All of this is as of early February 2016. I think it will be interesting to do a follow-up post in a few months to see how this list has changed (or not changed). ♣︎

📚 ☞ Buddy Listen: Me Before You ☜


I’ve seen Jojo Moyes’ Me Before You floating around on Goodreads, but was never especially motivated to start it, mainly because I wasn’t fully aware of the plot premise. That is, until this trailer changed all of that. Have a look:

Yep, that’s Daenerys Targaryen and Finnick Odair!

Several minutes later, Dana (from Dana and the Books) and I are doing our first ever “Buddy Listen”! It’s like a “Buddy Read” but with audiobooks. Basically, we are listening to the same audiobook together…an ocean apart… It’s more fun than it sounds. Well, I think it will be. I’ve never done it before. I’ll let you know how it turns out when I review the audiobook. Hint: I’m 30 minutes in and it’s going fantastically! This is my first Jojo Moyes story, so unless she pulls a fast one and decides to break my heart along the way, I think it’ll be a pretty positive review. Stay tuned! ♣︎

📚 Truthwitch by Susan Dennard

251876401Available purchase options for this title (via affiliate links) are located below this review. Purchasing through them helps keep The Audiobookworm going. Learn more here.

Witchlands #1

Description⎮Reviewed Feb. 2016

Narrator: Cassandra Campbell
Length: 14h 41m
Published: Listening Library⎮2016

3.25 ★ Audiobook⎮ I could lie to myself and say that it wasn’t so bad. In fact, I tried denying that through most of the book because I really wanted to like it as much as everyone else. I didn’t want to be the only “Negative Nelly” out there harping and complaining. But putting a sugary spin on this wouldn’t be an honest review. The truth is that Truthwitch gave me more grief than enjoyment.

At first, it was hard to put a finger on my issue with it and then I realized that was because I had multiple issues with it. It was like the entire Throne of Glass series combined into one installment and put on steroids. Beginning installments for high fantasy series usually start out slowly, with lots of descriptions, character backgrounds, and world-building. Truthwitch had very little of of any of that. I was shocked at the lack of imagery. In a fantasy world such as this, I want vivid descriptions of everything. In my opinion, Dennard’s descriptive writing could be called “minimalistic”, to say the least.

High fantasy series also normally start out slowly to give the reader/listener time to process this new world and develop opinions about the characters (opinions that will probably change later, but still). Imagine if you accidentally started the Throne of Glass series with Heir of Fire. You were just thrown in with very little help and expected to keep up during all of the action. You may be alright with that scenario, but I’m certainly not. And that’s exactly how listening to Truthwitch was for me. It was very demanding on the reader/listener.

There were several key concepts in story that I was never given ample time to grasp and I still have no clue what they mean, even after finishing the story. That, friends, is not how it should be done. This story was also extremely unbalanced with entirely too much action and too little processing time. In my opinion, Dennard should have spread the action in this book out through at least one or two more installments and filled the rest of this with character development. In an earlier post, I said listening to Truthwitch was like chewing a tough piece of meat and I stand by that analogy.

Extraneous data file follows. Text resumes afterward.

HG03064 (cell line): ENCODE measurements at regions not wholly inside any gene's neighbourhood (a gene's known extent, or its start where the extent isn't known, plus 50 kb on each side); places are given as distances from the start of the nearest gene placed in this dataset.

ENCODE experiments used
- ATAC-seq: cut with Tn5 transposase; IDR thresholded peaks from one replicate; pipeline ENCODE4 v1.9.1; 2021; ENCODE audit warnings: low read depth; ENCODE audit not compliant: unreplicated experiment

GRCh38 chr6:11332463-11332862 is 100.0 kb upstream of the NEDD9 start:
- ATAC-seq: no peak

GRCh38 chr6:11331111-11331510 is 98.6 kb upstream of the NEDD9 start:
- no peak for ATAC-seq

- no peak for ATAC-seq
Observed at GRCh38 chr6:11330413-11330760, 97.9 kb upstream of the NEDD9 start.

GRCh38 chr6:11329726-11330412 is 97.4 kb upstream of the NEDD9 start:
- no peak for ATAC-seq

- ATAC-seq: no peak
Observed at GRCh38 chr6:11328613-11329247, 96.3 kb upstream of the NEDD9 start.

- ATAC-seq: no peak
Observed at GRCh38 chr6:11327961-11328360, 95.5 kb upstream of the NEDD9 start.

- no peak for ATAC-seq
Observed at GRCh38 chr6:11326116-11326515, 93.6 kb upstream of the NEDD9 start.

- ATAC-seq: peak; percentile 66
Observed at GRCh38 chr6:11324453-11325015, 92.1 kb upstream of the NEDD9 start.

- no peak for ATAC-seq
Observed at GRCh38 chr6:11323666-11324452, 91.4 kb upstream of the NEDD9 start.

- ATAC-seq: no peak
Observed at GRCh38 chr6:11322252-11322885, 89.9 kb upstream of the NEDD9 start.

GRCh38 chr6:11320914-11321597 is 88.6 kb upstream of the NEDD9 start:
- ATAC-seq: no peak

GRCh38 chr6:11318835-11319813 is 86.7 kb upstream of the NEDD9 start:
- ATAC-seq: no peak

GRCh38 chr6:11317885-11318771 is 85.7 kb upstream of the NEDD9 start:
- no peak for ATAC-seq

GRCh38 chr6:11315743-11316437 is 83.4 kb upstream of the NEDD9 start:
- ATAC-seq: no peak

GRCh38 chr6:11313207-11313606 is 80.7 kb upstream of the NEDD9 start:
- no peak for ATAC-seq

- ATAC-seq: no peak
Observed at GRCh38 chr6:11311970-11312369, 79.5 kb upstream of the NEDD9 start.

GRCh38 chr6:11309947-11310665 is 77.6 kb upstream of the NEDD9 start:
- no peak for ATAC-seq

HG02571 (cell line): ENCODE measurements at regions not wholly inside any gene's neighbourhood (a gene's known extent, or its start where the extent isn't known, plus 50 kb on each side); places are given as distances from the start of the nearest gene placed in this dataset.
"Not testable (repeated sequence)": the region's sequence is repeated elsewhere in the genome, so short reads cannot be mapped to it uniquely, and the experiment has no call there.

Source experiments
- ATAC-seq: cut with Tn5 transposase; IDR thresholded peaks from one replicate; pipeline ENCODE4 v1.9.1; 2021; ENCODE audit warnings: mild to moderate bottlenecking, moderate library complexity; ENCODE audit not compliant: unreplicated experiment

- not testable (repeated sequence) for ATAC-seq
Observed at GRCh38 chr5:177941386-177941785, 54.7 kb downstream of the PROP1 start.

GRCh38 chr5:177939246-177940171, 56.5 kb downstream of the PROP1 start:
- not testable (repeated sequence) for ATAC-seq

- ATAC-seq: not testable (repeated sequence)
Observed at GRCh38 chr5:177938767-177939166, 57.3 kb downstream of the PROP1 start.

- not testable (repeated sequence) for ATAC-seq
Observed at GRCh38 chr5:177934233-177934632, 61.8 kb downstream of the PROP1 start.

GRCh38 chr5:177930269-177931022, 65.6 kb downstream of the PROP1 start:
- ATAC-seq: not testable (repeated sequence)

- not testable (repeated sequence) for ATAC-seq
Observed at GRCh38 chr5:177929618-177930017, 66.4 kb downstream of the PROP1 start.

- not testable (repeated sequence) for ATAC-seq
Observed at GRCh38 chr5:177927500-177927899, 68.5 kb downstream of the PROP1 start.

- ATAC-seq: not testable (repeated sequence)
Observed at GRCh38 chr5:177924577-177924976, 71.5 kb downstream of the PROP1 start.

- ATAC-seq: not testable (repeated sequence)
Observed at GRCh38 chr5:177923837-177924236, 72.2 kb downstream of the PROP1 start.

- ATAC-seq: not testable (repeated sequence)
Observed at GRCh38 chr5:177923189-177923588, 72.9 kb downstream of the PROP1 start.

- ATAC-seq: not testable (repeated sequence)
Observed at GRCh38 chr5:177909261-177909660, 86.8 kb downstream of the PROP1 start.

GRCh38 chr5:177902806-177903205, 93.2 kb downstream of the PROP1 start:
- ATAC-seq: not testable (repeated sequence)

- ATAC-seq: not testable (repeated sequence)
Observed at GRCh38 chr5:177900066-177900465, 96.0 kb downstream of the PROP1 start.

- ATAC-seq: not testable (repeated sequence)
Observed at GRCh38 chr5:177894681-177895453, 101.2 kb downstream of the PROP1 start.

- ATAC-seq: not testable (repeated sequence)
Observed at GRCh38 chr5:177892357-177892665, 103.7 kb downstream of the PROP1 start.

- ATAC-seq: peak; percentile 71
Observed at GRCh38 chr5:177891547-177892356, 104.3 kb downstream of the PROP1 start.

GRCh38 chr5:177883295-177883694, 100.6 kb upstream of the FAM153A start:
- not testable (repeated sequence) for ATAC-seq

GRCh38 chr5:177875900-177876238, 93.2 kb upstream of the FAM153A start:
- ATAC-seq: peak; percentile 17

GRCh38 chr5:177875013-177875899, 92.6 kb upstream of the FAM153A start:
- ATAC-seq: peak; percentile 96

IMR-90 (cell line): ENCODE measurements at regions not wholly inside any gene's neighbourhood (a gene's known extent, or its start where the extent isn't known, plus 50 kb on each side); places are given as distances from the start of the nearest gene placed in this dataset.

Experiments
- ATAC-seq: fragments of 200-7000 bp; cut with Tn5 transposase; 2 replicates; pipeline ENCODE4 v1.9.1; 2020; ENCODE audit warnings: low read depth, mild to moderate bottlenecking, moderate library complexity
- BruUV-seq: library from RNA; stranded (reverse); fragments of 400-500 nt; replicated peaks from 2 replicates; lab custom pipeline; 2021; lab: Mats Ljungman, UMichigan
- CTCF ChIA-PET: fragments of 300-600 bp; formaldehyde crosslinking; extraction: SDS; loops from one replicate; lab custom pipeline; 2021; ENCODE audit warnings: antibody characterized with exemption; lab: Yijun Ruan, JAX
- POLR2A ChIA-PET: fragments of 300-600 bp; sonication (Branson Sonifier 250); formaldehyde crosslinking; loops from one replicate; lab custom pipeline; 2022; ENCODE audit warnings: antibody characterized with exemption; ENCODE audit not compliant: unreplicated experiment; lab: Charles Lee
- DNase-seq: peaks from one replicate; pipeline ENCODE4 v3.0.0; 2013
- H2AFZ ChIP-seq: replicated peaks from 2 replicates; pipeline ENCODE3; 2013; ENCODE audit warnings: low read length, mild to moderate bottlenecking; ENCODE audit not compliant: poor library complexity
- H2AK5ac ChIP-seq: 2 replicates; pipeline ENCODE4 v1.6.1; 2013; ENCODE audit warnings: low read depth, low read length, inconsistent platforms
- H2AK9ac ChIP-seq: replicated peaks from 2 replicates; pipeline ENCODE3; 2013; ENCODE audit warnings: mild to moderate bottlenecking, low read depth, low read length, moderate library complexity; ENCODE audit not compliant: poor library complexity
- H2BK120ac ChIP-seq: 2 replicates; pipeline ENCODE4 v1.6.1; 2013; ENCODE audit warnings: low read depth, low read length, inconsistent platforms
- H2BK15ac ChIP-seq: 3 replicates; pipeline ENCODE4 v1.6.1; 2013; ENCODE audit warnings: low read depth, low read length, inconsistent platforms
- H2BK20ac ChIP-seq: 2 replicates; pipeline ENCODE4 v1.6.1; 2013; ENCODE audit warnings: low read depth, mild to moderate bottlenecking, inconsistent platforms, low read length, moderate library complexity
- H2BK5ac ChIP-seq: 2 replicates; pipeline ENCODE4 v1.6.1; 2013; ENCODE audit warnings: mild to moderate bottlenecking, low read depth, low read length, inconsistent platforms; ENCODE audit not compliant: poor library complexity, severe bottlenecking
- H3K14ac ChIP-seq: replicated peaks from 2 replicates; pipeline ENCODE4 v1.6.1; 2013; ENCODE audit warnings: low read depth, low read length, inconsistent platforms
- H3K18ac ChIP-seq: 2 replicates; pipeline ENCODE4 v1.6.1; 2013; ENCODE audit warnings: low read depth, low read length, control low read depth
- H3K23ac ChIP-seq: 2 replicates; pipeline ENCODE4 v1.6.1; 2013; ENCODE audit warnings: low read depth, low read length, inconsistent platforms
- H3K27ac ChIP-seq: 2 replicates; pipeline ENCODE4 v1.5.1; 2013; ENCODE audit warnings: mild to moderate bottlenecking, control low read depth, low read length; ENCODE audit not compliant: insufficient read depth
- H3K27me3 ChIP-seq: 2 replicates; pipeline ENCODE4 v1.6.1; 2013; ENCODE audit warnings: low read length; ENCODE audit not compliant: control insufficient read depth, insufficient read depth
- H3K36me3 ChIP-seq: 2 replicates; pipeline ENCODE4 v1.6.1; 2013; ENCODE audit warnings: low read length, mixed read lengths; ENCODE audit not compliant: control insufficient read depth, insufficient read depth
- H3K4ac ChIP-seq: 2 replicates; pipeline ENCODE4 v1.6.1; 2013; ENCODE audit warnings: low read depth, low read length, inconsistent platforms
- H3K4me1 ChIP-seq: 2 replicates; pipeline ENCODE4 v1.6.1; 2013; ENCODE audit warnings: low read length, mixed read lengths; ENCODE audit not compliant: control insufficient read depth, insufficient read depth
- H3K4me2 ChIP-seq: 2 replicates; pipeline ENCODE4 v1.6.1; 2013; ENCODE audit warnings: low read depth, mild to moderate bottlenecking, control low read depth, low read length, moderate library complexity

Obviously, I am in the minority here. But this is a bandwagon I simply cannot jump onto. Susan Dennard had some really great, original ideas with Truthwitch, but I feel they were executed poorly. For example, I love the idea of two badass best friend protagonists who would do anything to protect each other. That was the driving relationship in the story, not the romance. Again, that was a really great idea that wasn’t given proper development and that is so frustrating to me because this could have been really very good. But it’s hard to enjoy swimming when you can barely keep your head above water.

Narration reviewCassandra Campbell was an excellent narrator. I enjoyed her accents and I appreciated the character voice distinction. That made the multiple POVs easier to handle. Her voice had a very nice and mature tone to it. It somehow managed to be soothing and quietly intense simultaneously. ♣︎

$ Available at The Book DepositoryAudiobooks.comAudiobooks Now and Audible

Presenting The Fantasy Word Challenge


As a fiction fanatic, I’ve noticed that several words are frequently recycled in book titles, particularly in the Fantasy genre (and crossovers).

➜Tally up the number of appearances each of these 25 words make in your list of past reads (or listens) & TBR. Feel free to tag anyone! #FantasyWordChallenge

  1. Ashes
  2. Beauty/Beautiful
  3. Bone
  4. City
  5. Crown
  6. Darkness
  7. Daughter
  8. Elements/Elemental
  9. Embers
  10. Fire
  11. Glass
  12. Ice
  13. Ink
  14. Iron
  15. King
  16. Midnight
  17. Night
  18. Queen
  19. Shadows
  20. Smoke
  21. Snow
  22. Star
  23. Thorns
  24. Time
  25. Wicked

Have fun!

*Disclaimer: I apologize if this challenge (or something very like it) has been done before. No idea infringement was intended!

January Rewind

Jan Rewind





Over the past month, I have heard and reviewed ten audiobooks, listed here: